## Stream: Coq users

### Topic: Negative Normal Form as Inductive Proposition

#### Julia Dijkstra (Jan 10 2024 at 22:21):

I thought it might be nice to formalize what it means to be in negative normal form as an inductive proposition. However, when I try to use my definition I cannot seem to prove that it holds for my function `neg_norm`. Did I miss a way of constructing evidence?

``````Fixpoint neg_norm_aux (p: form) (b: bool): form :=
match b with
| true =>
(* Cases with a negation symbol in front. *)
match p with
| FVar sym => <{ ~sym }>
| <{ true }> => <{ false }>
| <{ false }> => <{ true }>
| <{ p /\ q }> => FOr (neg_norm_aux p true) (neg_norm_aux q true)
| <{ p \/ q }> => FAnd (neg_norm_aux p true) (neg_norm_aux q true)
| <{ p -> q }> => FAnd (neg_norm_aux p false) (neg_norm_aux q true)
| <{ ~p }> => neg_norm_aux p false
end
| false =>
(* Cases without a negation symbol in front. *)
match p with
| FVar sym => <{ sym }>
| <{ true }> => <{ true }>
| <{ false }> => <{ false }>
| <{ p /\ q }> => FAnd (neg_norm_aux p false) (neg_norm_aux q false)
| <{ p \/ q }> => FOr (neg_norm_aux p false) (neg_norm_aux q false)
| <{ p -> q }> => FImp (neg_norm_aux p false) (neg_norm_aux q false)
| <{ ~p }> => neg_norm_aux p true
end
end.

Definition neg_norm (p: form): form := neg_norm_aux p false.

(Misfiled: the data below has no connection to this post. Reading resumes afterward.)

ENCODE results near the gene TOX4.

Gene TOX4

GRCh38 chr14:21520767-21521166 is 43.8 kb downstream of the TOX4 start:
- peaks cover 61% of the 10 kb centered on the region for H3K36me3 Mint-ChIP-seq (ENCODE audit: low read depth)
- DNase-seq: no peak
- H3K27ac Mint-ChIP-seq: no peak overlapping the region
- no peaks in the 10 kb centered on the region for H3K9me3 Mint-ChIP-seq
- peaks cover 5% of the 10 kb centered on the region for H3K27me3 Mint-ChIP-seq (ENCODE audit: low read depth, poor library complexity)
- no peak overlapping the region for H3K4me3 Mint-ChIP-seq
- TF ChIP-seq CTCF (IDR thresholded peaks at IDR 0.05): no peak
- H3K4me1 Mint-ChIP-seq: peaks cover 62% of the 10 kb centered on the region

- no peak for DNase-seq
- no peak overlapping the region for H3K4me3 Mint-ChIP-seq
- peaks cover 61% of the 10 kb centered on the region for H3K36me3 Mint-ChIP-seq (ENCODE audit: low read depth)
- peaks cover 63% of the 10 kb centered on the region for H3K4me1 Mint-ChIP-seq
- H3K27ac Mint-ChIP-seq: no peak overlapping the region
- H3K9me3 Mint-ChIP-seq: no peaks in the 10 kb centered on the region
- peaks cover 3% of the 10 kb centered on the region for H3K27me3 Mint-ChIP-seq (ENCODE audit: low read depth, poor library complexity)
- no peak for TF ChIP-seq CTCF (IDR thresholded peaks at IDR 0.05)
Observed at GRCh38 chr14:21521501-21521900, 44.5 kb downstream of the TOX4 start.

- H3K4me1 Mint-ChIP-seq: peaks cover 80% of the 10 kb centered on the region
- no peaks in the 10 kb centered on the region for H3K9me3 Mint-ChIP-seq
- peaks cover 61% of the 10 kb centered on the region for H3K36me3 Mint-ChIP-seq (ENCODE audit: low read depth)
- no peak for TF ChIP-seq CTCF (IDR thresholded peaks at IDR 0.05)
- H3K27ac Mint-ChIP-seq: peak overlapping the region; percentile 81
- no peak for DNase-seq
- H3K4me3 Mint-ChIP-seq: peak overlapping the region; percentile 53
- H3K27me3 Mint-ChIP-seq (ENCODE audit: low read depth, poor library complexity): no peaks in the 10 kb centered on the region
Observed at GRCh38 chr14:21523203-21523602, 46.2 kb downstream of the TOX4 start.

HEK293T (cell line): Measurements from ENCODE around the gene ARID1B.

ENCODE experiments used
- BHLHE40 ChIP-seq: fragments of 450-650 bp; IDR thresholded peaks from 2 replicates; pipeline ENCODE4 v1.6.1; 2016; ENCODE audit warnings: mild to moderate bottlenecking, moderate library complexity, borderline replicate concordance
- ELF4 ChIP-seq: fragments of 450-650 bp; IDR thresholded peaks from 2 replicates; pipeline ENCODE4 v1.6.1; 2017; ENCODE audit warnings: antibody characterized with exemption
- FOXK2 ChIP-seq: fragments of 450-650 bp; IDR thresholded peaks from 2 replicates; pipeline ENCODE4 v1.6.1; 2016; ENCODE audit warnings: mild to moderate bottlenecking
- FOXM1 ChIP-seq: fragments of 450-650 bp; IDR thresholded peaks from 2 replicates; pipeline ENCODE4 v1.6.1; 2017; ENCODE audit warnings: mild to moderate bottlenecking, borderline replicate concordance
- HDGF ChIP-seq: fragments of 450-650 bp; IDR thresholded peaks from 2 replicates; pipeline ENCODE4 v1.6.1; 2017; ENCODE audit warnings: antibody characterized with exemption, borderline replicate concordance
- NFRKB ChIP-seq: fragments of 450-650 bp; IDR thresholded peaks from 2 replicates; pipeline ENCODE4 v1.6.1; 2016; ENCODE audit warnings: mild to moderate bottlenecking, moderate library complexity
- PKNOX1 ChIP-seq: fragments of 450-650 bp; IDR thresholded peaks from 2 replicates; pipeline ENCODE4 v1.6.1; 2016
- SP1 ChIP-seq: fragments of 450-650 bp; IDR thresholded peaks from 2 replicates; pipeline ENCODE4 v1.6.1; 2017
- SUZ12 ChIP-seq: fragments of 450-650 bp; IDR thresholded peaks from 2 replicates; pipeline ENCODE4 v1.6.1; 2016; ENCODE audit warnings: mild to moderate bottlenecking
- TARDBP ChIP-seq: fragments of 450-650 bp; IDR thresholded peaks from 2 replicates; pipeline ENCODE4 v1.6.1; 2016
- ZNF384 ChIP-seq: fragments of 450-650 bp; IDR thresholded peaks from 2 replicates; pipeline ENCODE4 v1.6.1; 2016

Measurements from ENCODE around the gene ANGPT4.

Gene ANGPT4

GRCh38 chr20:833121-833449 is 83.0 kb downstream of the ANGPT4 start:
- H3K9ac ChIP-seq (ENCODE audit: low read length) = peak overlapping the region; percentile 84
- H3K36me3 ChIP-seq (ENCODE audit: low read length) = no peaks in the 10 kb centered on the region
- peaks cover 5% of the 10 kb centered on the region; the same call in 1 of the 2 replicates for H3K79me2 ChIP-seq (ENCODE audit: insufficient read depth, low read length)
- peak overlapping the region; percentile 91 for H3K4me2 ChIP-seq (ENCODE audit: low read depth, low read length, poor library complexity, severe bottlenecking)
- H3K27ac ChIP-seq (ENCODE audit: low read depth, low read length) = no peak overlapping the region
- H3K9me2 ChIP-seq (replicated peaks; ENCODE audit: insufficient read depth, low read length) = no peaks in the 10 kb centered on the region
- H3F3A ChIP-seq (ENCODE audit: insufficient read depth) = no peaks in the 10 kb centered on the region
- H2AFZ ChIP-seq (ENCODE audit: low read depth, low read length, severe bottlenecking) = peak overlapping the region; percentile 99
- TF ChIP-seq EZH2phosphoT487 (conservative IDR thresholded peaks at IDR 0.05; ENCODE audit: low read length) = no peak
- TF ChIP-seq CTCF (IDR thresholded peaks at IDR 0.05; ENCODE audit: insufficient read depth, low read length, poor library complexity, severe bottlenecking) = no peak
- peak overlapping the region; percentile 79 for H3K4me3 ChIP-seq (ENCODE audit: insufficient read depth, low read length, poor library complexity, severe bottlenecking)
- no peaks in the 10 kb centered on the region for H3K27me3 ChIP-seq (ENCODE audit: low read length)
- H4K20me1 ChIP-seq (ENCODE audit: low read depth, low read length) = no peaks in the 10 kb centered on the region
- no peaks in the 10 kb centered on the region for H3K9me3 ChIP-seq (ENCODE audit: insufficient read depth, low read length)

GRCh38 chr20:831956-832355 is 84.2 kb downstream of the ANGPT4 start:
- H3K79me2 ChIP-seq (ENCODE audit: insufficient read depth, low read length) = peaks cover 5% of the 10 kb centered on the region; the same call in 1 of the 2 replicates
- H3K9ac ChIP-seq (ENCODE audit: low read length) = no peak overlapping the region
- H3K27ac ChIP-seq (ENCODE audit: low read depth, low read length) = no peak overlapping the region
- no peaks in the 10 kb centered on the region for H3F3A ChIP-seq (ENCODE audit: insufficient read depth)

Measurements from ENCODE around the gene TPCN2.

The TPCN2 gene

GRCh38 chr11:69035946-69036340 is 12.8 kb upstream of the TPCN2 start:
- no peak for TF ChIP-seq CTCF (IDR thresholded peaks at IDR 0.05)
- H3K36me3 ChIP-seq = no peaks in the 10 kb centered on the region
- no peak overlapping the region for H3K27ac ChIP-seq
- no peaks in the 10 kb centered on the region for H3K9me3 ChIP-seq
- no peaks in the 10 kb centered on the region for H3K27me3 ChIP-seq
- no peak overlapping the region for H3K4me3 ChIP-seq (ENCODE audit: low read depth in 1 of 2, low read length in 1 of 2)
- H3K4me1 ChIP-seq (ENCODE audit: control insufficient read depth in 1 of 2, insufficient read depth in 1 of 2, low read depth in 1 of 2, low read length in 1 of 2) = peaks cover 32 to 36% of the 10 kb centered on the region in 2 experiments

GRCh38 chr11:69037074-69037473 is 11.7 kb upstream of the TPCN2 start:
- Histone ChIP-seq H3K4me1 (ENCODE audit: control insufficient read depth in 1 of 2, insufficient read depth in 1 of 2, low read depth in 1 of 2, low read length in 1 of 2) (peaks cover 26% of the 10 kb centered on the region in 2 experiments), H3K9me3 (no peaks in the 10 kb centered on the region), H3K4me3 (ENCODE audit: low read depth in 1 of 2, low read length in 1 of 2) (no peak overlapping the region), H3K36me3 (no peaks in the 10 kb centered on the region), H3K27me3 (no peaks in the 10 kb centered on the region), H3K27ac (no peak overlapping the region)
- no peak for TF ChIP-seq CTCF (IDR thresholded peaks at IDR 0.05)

Inductive in_neg_norm: form -> Prop :=
| in_neg_norm_var (sym: string): in_neg_norm <{ sym }>
| in_neg_norm_var_neg (sym: string): in_neg_norm <{ ~sym }>
| in_neg_norm_true: in_neg_norm <{ true }>
| in_neg_norm_false: in_neg_norm <{ false }>
| in_neg_norm_and (p q: form): in_neg_norm p /\ in_neg_norm q -> in_neg_norm <{ p /\ q }>
| in_neg_norm_or (p q: form): in_neg_norm p /\ in_neg_norm q -> in_neg_norm <{ p \/ q }>
| in_neg_norm_imp (p q: form): in_neg_norm p /\ in_neg_norm q -> in_neg_norm <{ p -> q }>.

Theorem neg_norm_in_neg_norm (p: form): in_neg_norm (neg_norm p).
Proof.
induction p.
- constructor.
- constructor.
- constructor.
- constructor. split; assumption.
- constructor. split; assumption.
- constructor. split; assumption.
(* Case <{ ~p }> *)
``````

#### Gaëtan Gilbert (Jan 10 2024 at 22:37):

with this sort of thing the proof usually resembles the definition, so you wouldn't directly prove `in_neg_norm (neg_norm p)` by induction
instead you would prove `forall b, in_neg_norm (neg_norm_aux b p)` by induction first

#### Gaëtan Gilbert (Jan 10 2024 at 22:39):

similarly when you want to prove `forall p, p <-> in_neg_form p` you would first prove `forall p b, (if b then ~ p else p) <-> in_neg_form_aux p b`

#### Julia Dijkstra (Jan 10 2024 at 22:42):

Gaëtan Gilbert said:

similarly when you want to prove `forall p, p <-> in_neg_form p` you would first prove `forall p b, (if b then ~ p else p) <-> in_neg_form_aux p b`

I don't quite understand the use of `<->` between formulas and the proposition of being in negative normal form.

Last updated: Jun 13 2024 at 21:01 UTC